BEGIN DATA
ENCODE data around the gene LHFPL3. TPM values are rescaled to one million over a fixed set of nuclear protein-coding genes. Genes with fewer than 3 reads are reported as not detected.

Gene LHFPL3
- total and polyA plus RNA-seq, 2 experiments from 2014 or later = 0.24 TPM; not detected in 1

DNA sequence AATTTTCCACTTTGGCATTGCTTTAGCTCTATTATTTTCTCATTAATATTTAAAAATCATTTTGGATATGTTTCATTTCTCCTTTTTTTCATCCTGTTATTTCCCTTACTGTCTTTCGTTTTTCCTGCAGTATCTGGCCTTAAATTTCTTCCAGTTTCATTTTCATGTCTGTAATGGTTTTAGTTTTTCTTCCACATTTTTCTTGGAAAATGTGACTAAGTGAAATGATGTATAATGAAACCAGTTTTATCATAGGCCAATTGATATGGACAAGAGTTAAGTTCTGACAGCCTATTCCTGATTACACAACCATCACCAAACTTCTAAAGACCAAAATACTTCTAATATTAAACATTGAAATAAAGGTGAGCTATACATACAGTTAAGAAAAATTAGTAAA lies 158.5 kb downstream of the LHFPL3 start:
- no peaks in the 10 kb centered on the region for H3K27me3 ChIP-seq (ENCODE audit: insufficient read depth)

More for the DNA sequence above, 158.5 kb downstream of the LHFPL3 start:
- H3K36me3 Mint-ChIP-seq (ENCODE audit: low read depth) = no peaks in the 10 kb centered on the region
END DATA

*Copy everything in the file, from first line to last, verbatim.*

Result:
ENCODE data around the gene LHFPL3. TPM values are rescaled to one million over a fixed set of nuclear protein-coding genes. Genes with fewer than 3 reads are reported as not detected.

Gene LHFPL3
- total and polyA plus RNA-seq, 2 experiments from 2014 or later = 0.24 TPM; not detected in 1

DNA sequence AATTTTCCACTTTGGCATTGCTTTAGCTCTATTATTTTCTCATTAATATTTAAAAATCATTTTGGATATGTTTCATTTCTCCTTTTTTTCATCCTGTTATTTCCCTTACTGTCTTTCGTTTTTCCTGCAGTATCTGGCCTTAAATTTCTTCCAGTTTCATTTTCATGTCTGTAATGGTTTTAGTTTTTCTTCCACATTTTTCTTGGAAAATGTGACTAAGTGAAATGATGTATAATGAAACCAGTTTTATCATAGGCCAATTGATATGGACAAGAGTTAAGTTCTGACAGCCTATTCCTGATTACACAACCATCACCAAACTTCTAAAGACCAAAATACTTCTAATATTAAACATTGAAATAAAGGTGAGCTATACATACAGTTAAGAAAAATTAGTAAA lies 158.5 kb downstream of the LHFPL3 start:
- no peaks in the 10 kb centered on the region for H3K27me3 ChIP-seq (ENCODE audit: insufficient read depth)

More for the DNA sequence above, 158.5 kb downstream of the LHFPL3 start:
- H3K36me3 Mint-ChIP-seq (ENCODE audit: low read depth) = no peaks in the 10 kb centered on the region